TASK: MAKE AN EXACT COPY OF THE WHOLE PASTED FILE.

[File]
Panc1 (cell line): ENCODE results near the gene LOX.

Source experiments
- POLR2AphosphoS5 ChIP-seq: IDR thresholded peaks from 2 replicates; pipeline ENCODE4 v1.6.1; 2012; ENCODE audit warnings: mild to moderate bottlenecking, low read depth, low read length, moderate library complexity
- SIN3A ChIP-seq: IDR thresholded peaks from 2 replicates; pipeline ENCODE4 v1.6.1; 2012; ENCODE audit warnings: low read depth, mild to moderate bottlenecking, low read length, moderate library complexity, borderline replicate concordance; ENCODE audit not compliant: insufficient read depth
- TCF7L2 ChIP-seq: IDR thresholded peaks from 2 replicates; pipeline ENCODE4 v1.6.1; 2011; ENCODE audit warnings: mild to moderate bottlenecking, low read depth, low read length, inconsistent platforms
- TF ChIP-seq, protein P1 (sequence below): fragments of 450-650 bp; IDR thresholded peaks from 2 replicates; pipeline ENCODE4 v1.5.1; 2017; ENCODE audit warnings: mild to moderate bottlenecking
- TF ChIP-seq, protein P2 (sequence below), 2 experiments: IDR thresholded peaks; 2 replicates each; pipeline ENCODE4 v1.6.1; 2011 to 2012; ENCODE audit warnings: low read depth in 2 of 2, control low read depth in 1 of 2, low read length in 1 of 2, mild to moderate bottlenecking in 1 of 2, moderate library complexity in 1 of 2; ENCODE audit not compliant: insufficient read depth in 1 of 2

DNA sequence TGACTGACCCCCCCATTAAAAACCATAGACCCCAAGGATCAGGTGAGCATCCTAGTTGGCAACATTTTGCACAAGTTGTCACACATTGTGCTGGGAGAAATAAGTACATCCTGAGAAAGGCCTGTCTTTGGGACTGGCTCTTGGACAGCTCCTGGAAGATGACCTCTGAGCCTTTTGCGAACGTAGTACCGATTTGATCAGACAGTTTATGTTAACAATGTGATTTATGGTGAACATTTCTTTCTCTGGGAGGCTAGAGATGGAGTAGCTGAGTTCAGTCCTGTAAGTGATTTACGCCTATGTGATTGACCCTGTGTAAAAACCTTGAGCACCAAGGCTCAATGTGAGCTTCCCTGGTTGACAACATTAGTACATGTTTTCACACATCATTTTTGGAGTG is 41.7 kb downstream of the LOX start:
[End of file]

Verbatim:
Panc1 (cell line): ENCODE results near the gene LOX.

Source experiments
- POLR2AphosphoS5 ChIP-seq: IDR thresholded peaks from 2 replicates; pipeline ENCODE4 v1.6.1; 2012; ENCODE audit warnings: mild to moderate bottlenecking, low read depth, low read length, moderate library complexity
- SIN3A ChIP-seq: IDR thresholded peaks from 2 replicates; pipeline ENCODE4 v1.6.1; 2012; ENCODE audit warnings: low read depth, mild to moderate bottlenecking, low read length, moderate library complexity, borderline replicate concordance; ENCODE audit not compliant: insufficient read depth
- TCF7L2 ChIP-seq: IDR thresholded peaks from 2 replicates; pipeline ENCODE4 v1.6.1; 2011; ENCODE audit warnings: mild to moderate bottlenecking, low read depth, low read length, inconsistent platforms
- TF ChIP-seq, protein P1 (sequence below): fragments of 450-650 bp; IDR thresholded peaks from 2 replicates; pipeline ENCODE4 v1.5.1; 2017; ENCODE audit warnings: mild to moderate bottlenecking
- TF ChIP-seq, protein P2 (sequence below), 2 experiments: IDR thresholded peaks; 2 replicates each; pipeline ENCODE4 v1.6.1; 2011 to 2012; ENCODE audit warnings: low read depth in 2 of 2, control low read depth in 1 of 2, low read length in 1 of 2, mild to moderate bottlenecking in 1 of 2, moderate library complexity in 1 of 2; ENCODE audit not compliant: insufficient read depth in 1 of 2

DNA sequence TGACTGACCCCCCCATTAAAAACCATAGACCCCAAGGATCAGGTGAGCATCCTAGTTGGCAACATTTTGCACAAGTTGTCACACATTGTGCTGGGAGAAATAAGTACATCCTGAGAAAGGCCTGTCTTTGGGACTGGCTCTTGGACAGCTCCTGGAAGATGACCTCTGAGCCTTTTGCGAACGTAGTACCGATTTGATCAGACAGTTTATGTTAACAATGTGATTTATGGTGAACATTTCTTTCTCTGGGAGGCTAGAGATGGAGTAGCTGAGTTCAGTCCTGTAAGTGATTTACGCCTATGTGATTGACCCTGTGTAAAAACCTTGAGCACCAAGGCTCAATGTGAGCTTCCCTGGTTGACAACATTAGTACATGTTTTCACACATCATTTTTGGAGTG is 41.7 kb downstream of the LOX start: